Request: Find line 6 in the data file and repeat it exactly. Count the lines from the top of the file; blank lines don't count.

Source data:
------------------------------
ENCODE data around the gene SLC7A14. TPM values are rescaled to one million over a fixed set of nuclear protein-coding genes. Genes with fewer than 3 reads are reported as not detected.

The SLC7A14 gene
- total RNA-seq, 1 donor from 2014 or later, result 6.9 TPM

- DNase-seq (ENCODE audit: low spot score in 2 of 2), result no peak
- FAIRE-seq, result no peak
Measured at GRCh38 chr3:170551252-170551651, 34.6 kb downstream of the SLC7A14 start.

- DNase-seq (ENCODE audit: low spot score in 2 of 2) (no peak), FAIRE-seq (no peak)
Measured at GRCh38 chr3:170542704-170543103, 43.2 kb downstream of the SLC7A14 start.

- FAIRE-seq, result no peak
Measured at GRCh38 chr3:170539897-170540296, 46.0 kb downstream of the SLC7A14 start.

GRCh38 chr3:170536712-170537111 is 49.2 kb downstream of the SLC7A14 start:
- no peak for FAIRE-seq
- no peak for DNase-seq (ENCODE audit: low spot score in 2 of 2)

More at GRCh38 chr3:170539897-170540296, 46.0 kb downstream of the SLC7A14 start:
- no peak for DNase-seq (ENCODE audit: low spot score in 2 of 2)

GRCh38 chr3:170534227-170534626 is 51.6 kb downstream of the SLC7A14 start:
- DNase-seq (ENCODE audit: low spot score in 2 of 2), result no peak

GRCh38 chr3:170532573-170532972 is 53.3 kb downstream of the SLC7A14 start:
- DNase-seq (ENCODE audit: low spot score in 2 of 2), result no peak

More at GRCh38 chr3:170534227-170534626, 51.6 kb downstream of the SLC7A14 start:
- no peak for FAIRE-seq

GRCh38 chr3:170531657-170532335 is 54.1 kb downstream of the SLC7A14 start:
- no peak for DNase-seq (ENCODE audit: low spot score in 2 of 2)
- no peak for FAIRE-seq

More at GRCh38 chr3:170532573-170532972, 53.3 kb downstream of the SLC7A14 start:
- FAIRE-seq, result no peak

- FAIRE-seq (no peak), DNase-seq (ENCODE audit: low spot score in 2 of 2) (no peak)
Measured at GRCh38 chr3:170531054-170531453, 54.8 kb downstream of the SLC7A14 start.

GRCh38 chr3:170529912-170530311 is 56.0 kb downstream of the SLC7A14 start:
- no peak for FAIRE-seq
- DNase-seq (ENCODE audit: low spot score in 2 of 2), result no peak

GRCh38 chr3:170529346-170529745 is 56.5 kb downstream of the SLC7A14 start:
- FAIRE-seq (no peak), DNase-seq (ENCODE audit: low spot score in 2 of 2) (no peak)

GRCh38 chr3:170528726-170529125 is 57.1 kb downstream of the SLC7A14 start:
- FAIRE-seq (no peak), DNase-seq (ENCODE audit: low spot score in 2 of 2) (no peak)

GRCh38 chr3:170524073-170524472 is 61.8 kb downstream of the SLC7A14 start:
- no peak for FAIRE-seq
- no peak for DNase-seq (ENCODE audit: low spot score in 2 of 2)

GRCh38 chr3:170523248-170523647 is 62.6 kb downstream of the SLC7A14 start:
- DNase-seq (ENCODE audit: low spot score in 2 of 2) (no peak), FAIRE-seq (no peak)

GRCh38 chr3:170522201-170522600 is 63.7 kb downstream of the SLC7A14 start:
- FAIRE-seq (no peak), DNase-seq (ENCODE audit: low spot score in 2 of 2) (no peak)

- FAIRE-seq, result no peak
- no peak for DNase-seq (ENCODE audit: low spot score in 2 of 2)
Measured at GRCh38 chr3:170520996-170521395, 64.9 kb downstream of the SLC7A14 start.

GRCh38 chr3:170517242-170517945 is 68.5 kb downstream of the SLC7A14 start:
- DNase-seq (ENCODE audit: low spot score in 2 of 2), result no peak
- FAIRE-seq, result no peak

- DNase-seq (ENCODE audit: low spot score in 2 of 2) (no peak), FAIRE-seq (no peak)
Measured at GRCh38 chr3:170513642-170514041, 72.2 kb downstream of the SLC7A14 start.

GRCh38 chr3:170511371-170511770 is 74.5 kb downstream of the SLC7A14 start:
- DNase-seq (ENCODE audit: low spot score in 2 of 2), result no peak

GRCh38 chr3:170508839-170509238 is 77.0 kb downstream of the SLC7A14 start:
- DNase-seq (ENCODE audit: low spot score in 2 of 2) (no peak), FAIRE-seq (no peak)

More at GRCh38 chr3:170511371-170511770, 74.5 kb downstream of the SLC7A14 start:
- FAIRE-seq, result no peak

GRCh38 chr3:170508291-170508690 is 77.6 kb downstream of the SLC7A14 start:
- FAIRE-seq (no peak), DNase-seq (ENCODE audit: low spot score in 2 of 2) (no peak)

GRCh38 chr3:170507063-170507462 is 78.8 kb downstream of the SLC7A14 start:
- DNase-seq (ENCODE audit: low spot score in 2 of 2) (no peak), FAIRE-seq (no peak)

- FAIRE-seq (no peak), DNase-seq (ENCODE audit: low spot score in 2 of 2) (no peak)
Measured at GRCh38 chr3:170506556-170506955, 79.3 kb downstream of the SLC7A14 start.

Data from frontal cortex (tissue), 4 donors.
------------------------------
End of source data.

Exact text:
Measured at GRCh38 chr3:170551252-170551651, 34.6 kb downstream of the SLC7A14 start.